[insert name of any diet]-diet. If you follow it, you’ll consume less food or calories overall and lose weight. That tends to be how most diets work – eat fewer calories over a period of time. They often work very well, often quite quickly. So well in fact, that once you’ve come off them, after a period of time you go back on them, to lose the weight you’ve gained. Because it worked so well the first time… See where I’m going with this?
I’m suggesting we stop the roller coaster. That we work instead to change our relationship with our body and what we put in it that means we never again bore ourselves or others with ‘I’m on a diet’, ‘I’m being good today’ / ‘I’ve been bad today…’, that we try to change the internal indulge-feel-guilty-diet-indulge cycle. The eating in times of stress, loneliness or boredom.
That you set yourself free to do and eat stuff that feels good to do and eat. Not just right now, as you’re eating it, but afterwards too. That we consider ourselves important enough, fabulous enough and worthy enough to take care of with balance and self love.
For what its worth, heres a snapshot of my weekend. On Saturday we had friends over for dinner. We drank Prosecco out of fancy glasses – just because. We had dinner… Italian pork with crackling, piles of buttery pasta and roasted veggies. We drank wine, and then ate cheesecake… had lots of laughs… then peppermint tea and bed around midnight. Fast forward to a nights sleep that probably wasn’t as long as it should have been, Sunday morning and a drink of hot water and lemon (kinda zingy on my fuzzy mouth), a ginger shot (an apple and an inch of ginger, juiced) and a large green smoothie (kale, spinach, celery, pineapple, lime, apple, pear and avocado). Out the house at 8.30am for rowing training. Around an hour hard rowing on a choppy sea and all traces of indulgence are well and truly blown away. Later my daughter and I walked and ran and played hide and seek in the woods with the dog.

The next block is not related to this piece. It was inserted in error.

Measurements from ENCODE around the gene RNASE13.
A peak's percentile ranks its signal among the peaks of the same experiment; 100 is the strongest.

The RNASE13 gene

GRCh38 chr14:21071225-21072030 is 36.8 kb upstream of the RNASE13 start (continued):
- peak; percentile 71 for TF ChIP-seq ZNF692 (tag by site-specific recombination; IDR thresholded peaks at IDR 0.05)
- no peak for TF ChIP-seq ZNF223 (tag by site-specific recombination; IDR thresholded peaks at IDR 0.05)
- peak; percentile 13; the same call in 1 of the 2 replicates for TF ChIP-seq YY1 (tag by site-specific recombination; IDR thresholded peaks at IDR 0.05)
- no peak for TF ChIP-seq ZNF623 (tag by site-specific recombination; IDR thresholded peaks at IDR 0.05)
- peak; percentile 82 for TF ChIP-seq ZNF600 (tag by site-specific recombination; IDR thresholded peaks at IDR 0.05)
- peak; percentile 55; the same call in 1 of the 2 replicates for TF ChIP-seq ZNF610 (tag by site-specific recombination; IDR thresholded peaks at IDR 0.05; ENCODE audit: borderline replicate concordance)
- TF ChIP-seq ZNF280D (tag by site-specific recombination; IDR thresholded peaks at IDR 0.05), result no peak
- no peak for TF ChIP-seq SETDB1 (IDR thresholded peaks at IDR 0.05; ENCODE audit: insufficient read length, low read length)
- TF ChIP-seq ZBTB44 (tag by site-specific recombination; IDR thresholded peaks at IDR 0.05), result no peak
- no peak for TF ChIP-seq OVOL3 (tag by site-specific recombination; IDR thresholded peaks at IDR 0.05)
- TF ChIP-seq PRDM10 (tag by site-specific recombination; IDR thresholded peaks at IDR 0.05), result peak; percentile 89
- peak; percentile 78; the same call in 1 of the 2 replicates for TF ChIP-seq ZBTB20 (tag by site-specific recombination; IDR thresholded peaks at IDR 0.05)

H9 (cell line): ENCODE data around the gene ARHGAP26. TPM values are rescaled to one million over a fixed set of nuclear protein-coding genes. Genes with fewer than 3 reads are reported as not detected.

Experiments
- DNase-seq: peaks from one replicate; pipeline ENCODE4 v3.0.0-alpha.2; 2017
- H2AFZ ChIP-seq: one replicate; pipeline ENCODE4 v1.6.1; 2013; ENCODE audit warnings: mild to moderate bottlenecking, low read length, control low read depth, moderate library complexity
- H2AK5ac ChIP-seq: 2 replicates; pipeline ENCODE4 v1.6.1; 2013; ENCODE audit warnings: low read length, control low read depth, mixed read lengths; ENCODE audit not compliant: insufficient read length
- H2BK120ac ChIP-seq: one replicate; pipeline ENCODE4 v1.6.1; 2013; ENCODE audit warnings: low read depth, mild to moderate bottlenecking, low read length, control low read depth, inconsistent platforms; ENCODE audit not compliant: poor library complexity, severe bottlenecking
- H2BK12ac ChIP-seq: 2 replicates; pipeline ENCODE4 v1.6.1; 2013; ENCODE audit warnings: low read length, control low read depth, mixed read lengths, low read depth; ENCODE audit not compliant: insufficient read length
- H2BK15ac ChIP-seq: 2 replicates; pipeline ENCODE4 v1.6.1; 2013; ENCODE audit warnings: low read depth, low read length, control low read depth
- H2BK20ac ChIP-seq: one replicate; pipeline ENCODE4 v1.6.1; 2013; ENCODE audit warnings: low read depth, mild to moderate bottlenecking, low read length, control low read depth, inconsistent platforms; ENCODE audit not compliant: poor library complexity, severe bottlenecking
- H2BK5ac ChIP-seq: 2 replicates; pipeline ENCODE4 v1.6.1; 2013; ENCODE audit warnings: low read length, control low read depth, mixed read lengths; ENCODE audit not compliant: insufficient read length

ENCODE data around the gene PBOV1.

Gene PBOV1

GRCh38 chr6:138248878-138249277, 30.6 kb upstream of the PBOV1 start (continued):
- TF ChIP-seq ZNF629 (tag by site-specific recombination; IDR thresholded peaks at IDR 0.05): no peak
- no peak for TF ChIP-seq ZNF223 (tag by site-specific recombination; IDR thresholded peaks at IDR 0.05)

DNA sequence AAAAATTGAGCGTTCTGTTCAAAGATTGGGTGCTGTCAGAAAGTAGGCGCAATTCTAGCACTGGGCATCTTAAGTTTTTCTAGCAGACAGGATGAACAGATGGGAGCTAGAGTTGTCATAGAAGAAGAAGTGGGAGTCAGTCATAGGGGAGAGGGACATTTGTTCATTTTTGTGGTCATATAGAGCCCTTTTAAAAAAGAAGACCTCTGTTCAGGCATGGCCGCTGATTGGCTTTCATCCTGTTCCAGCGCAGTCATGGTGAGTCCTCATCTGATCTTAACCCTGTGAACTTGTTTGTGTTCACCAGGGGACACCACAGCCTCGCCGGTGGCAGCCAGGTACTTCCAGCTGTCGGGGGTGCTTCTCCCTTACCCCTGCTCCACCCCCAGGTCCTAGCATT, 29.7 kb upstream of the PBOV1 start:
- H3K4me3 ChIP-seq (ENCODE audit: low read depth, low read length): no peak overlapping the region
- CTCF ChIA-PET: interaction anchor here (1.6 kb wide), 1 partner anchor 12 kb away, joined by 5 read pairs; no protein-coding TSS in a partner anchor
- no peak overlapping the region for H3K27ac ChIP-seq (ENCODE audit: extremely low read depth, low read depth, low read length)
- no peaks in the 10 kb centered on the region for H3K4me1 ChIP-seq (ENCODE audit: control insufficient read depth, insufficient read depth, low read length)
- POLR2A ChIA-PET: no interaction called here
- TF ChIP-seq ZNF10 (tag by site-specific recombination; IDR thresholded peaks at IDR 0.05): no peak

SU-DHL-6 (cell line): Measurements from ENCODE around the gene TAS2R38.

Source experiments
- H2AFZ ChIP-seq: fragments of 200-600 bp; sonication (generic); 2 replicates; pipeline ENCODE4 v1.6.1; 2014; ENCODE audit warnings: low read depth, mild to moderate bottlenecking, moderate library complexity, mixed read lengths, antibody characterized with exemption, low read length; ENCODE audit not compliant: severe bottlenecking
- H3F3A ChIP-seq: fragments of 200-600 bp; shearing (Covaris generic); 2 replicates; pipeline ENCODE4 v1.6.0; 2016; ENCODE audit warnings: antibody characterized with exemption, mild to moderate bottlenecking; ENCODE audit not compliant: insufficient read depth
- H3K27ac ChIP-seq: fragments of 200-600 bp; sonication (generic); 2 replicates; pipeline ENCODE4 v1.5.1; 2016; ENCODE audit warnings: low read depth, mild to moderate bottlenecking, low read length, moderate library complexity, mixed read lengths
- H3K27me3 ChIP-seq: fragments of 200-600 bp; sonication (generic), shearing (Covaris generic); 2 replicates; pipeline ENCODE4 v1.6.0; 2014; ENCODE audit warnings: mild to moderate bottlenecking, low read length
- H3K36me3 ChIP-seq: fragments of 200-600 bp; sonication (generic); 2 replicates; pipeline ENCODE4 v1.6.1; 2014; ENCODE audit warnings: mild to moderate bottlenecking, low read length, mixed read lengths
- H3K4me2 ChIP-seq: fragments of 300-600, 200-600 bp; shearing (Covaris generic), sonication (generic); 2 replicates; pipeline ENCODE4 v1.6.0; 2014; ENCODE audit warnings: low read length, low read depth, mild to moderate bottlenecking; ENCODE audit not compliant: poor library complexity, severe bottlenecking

I won’t bore you further with the minutiae or dinner table of my life – but this is what balance means to me.
I do the juicing vegetables thing and the walking every day, I do the intensive workout thing about 5 times a week. I do less yoga than I intend to, but I do some. I eat pretty much zero processed food. I like meat and butter and green vegetables and dark chocolate and occasionally wine. I really like food and I also really, really like moving a lot. None of this is a chore – its just what feels good.
Many healthier-than-me people choose to never, ever eat sugar or drink alcohol and to always get 8 hours sleep. Some less-healthy-than-me people may have stayed up later, or drunk a little more… they probably wouldn’t have juiced kale and spinach in the morning or done an hour’s intensive exercise in the rain and the cold (fair enough). This is none of my business. I have absolutely no, none, zero, nada, interest or desire to tell anybody how they should go about… well, anything really. I just know what things and foods make me + my loved ones feel good and happy, and try to do that as much as possible.
And in my line of work, I can of course advise others on how to eat and move to look and feel better if thats what you want. On the whole, that works out pretty well but my approach, like anyone’s approach, won’t be for everyone.
If you want to look and feel different, you have to change some stuff. You have to move and eat differently. HOW differently – well that is entirely, your decision. It depends how different you want to look and feel.
It is NO-one’s damn business what you want to eat or do. If you’re not hurting anybody… and you want to do or eat that (whatever that is) then do it or eat it. Do your thing and be judged by no-one. Don’t feel guilty about what you eat or ashamed or unhappy about your body. Love it – either as it is, or say ‘Hmm, might like to change that a little’ and then do things differently – things that feel good to do – to change it.
How do you find your balance? Does the mere idea of ‘health and fitness’ feel daunting? Overwhelming? Like deprivation? Or do you love the changes you’ve made? And if you got past the challenges to genuinely enjoying the changes – how did that work for you?